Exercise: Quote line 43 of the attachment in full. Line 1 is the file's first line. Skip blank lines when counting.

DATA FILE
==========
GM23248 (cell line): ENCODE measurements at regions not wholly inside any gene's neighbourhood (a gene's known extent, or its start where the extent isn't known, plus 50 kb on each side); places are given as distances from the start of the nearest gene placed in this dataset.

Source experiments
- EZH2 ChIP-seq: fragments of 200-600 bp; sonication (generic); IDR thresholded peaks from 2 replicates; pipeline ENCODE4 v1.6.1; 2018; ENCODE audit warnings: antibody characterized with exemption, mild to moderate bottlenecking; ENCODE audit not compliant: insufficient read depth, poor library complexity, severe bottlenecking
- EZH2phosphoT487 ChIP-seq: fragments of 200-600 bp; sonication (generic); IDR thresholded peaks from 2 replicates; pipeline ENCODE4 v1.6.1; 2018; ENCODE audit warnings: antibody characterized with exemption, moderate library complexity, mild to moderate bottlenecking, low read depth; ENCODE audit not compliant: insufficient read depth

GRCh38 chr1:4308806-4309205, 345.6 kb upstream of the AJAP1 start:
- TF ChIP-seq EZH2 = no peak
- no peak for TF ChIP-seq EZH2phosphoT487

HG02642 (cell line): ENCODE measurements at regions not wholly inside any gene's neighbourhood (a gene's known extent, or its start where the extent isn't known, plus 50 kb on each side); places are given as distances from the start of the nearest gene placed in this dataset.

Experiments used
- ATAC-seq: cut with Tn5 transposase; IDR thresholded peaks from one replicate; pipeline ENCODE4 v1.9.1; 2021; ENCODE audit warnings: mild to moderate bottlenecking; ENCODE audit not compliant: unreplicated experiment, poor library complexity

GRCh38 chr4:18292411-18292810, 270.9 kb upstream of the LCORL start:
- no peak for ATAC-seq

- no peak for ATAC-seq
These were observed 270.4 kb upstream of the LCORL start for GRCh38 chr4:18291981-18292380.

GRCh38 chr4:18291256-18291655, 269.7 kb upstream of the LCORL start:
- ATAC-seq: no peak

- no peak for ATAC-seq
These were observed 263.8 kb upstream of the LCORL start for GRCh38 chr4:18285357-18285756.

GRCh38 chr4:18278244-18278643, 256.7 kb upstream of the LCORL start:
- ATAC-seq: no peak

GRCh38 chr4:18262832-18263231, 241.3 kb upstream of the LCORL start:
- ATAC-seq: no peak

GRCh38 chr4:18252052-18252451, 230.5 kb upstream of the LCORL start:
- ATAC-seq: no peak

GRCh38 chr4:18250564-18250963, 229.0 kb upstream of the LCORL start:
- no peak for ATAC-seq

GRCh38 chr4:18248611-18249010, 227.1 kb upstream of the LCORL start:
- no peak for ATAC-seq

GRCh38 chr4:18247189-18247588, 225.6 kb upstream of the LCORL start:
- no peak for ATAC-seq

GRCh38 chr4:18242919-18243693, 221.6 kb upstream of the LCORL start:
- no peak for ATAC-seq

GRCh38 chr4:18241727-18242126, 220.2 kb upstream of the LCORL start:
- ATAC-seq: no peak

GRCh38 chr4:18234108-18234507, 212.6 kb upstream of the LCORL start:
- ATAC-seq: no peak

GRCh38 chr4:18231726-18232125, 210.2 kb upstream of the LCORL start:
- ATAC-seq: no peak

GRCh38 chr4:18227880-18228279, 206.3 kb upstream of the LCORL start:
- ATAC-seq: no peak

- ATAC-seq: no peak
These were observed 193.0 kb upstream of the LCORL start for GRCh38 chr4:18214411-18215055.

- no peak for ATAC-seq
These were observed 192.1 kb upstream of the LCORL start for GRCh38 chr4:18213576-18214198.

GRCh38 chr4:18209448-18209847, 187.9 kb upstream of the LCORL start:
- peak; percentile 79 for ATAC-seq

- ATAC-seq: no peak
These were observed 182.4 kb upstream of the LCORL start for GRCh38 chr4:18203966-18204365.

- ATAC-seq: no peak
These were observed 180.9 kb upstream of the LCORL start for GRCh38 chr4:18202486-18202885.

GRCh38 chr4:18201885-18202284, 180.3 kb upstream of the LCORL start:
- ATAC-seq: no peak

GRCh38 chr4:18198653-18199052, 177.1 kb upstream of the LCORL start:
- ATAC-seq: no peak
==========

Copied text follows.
- no peak for ATAC-seq